Gift Side Story is trying to stop men from giving women presents they don't want by choosing the gifts for them. You just tell Gift Side Story about your girl's hobbies, her fashion sense and her interests, and the service responds with gifts that it thinks your girl will like.
Good idea? Great idea.
Good execution? Let's find out.
The folks that founded, designed and developed Gift Side Story think they know what women want. CEO and Founder Ankur Jain told HuffPost that Gift Side Story specifically can find "the right gift for the right relationship for the right event"; in order to do this, they need to get acquainted with your girl, her likes and dislikes, what makes her groove. Here's the initial survey you fill out that helps the Gift Side Story algorithm "learn" about the woman you're buying a present for:
After you fill out the profile of your gal, she shows up in your "gifting dashboard," a simple calendar that shows all of the days and holidays you have chosen that have significance. Here's the grid for my mother, which includes her birthday, Mother's Day and Christmas (but really Hanukkah):
You then receive an email in a few hours with three gifts that have been selected for you. You choose the gift that you think is the best match, and you can purchase the gift from the Gift Side Story website. The gift comes in the mail in the following days.
And that's it. In these early stages, it is a very simple site. Fill out a survey, choose from one of three gifts suggested for you, swipe your credit card and wait. Right now, the real story is how Gift Side Story chooses its gifts, and whether or not Gift Side Story is effective at offering the right gifts, which will likely determine the company's success going forward.
You might be thinking: How could a computer algorithm and a bunch of guys in Brooklyn that have (probably) never met your girlfriend possibly know what your girlfriend wants better than you can?
For learning about the girl and what kinds of gifts she might want, the most important part of the survey is the one in which you choose your girl's "style type," according to Jeff Jones, director of merchandising for Gift Side Story. Jones, who had more than 15 years of fashion wholesale experience before joining the Gift Side Story team as head gift chooser, said that the most difficult task of building GSS from the ground up was "categorizing every girl in the United States." Eventually, he landed on five different style types:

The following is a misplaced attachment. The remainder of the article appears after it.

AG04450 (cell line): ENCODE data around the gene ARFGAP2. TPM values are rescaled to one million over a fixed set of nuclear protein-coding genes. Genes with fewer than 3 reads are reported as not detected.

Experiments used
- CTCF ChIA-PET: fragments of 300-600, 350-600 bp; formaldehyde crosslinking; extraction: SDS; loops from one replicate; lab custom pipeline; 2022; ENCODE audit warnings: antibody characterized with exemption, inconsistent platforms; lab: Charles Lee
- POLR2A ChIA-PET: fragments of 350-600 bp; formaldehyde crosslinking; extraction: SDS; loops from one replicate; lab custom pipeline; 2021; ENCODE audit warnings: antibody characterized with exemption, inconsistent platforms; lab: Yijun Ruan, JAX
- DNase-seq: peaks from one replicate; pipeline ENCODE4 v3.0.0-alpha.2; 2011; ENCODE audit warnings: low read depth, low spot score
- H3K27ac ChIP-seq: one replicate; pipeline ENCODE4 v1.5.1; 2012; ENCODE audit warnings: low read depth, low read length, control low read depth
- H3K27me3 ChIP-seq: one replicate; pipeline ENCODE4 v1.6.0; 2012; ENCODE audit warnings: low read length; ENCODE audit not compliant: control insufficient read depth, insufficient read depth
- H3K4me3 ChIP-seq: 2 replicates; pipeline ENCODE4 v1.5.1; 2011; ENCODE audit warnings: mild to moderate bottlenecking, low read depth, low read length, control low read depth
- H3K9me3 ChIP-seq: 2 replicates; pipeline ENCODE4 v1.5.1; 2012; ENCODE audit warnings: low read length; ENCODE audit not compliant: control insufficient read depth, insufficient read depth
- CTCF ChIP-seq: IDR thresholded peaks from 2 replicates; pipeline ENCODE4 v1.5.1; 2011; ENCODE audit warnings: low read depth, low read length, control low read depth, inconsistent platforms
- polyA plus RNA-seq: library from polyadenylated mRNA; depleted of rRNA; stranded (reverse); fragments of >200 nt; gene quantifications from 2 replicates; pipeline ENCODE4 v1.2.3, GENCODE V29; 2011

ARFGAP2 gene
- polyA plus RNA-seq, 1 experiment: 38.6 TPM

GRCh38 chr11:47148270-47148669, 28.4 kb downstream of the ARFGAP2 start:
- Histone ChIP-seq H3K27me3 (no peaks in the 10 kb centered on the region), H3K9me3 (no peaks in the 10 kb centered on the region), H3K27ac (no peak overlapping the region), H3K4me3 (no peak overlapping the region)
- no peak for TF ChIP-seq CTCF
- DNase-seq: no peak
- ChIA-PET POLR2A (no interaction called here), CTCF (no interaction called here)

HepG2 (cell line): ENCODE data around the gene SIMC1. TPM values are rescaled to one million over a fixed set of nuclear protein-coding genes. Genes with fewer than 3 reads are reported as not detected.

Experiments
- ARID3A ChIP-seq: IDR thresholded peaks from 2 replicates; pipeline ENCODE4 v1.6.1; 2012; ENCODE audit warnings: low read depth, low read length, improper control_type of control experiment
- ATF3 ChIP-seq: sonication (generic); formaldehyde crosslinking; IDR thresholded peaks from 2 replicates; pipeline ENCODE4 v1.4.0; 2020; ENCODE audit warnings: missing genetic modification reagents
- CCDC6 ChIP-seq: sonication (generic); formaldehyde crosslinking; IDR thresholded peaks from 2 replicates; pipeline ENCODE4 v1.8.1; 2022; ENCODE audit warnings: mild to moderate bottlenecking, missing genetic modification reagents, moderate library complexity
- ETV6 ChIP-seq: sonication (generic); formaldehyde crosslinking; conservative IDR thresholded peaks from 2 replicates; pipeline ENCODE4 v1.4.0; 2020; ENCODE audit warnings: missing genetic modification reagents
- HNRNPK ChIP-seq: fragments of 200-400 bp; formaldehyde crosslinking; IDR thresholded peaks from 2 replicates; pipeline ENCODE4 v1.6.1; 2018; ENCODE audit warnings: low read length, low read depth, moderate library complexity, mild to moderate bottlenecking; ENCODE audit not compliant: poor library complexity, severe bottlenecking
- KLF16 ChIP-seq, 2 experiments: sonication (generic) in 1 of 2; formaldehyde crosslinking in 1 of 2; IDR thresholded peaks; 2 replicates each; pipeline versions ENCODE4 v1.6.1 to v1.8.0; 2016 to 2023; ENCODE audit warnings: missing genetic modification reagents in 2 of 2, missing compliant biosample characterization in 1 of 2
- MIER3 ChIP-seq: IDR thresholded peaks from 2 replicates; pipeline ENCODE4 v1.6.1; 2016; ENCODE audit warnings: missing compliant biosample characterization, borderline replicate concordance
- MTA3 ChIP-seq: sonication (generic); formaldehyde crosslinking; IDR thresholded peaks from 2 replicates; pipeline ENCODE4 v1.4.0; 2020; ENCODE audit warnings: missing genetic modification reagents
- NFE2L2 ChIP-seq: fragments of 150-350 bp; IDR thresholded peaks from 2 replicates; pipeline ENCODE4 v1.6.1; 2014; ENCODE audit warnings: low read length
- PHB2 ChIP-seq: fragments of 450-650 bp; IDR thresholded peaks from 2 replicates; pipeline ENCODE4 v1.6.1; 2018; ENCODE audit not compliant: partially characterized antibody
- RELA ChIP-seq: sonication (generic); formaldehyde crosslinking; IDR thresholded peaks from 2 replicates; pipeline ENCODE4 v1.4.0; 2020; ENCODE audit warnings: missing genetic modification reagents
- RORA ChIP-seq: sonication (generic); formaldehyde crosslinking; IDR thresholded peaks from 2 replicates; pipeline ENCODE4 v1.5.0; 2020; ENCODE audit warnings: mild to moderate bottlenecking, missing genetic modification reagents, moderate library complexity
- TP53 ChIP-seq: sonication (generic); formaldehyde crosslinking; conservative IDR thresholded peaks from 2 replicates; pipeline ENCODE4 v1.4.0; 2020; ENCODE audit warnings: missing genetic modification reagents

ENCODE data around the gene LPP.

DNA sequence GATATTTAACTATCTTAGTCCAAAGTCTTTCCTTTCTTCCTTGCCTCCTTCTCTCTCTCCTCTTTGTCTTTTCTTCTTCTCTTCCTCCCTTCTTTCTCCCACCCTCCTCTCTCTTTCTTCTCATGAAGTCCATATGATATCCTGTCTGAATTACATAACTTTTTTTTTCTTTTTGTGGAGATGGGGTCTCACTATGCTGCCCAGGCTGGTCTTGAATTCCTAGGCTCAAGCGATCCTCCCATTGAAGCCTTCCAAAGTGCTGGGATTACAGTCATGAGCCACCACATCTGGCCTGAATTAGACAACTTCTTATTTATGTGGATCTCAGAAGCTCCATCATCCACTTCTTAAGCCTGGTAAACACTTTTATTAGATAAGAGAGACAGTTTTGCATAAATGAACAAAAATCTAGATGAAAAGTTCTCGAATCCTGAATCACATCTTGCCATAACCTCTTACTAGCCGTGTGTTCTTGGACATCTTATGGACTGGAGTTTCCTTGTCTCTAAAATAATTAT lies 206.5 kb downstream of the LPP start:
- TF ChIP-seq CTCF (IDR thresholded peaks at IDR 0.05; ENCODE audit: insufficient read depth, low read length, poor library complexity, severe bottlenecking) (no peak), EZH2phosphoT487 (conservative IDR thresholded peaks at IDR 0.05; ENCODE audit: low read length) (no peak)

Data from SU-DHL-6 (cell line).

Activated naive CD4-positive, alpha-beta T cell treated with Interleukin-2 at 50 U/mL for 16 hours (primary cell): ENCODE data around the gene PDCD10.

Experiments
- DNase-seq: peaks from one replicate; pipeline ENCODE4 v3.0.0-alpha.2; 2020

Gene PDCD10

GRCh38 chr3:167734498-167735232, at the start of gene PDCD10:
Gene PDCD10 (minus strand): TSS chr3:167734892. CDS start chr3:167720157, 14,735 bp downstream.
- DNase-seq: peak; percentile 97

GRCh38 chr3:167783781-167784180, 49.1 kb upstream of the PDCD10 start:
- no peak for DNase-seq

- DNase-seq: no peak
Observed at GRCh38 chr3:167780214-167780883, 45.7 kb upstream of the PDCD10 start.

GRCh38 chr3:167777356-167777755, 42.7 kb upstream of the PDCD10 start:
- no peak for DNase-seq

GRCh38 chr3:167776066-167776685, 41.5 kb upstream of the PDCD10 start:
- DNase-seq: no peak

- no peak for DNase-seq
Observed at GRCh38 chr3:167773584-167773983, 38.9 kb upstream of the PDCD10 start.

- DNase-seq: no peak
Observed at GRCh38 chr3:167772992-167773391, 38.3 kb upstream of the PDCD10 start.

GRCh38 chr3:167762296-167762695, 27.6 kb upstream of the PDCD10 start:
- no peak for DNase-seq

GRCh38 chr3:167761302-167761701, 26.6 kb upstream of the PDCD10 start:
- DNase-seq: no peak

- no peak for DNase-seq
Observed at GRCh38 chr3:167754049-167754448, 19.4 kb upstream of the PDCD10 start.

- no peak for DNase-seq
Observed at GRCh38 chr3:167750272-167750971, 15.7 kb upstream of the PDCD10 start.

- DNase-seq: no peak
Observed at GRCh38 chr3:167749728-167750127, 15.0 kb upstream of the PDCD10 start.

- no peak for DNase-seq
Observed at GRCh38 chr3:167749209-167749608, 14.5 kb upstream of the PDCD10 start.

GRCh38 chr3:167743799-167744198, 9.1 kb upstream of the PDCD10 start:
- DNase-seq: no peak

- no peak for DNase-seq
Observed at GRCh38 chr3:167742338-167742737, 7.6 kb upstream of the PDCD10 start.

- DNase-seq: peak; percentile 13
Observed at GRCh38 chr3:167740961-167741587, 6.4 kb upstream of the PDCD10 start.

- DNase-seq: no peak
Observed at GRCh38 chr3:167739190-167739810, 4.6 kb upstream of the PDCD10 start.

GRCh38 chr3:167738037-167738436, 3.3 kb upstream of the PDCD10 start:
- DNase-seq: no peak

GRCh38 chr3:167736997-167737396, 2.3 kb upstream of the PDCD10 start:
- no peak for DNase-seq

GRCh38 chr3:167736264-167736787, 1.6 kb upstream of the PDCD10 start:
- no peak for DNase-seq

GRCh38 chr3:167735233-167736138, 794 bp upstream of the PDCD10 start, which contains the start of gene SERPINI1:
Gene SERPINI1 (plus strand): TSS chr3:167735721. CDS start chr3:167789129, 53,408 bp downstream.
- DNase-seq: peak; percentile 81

- Bohemian (modeled after Siena Miller, with tribal patterns and animal prints)
- Glam girl (modeled after Jennifer Lopez, with sequins and rhinestones, a girl who loves attention)
- Suburban classic girl (modeled after an all-American, nautical, preppy girl-next-door)
- Urban classic girl (modeled after Rachel Bilson, with black clothing that is tailored and fitted)
- Eclectic girl (modeled after Gwen Stefani, loves "both thrift stores and Neiman Marcus")
These five types are depicted below. Try to guess which one is which:
Brainstorming for the style types was also difficult, Jones said, because he was going after so many different ages of women. In addition to selecting gifts for your girlfriend, fiancee or wife, Gift Side Story also works for mothers, mothers-in-law, sisters and friends, which the company believes covers the full range of women for whom you would invest in a good gift.
The gifts come in the categories you would expect: There are handbags and earrings, gourmet foods and personal electronics. Jones said that all of the gifts are made by boutique shops and that their catalog is updated every three months to include products (especially fashion accessories) that are in line with the latest trends. That way, Jain said, the guy can "look like a hero" when he gives a hot new gift to his girl.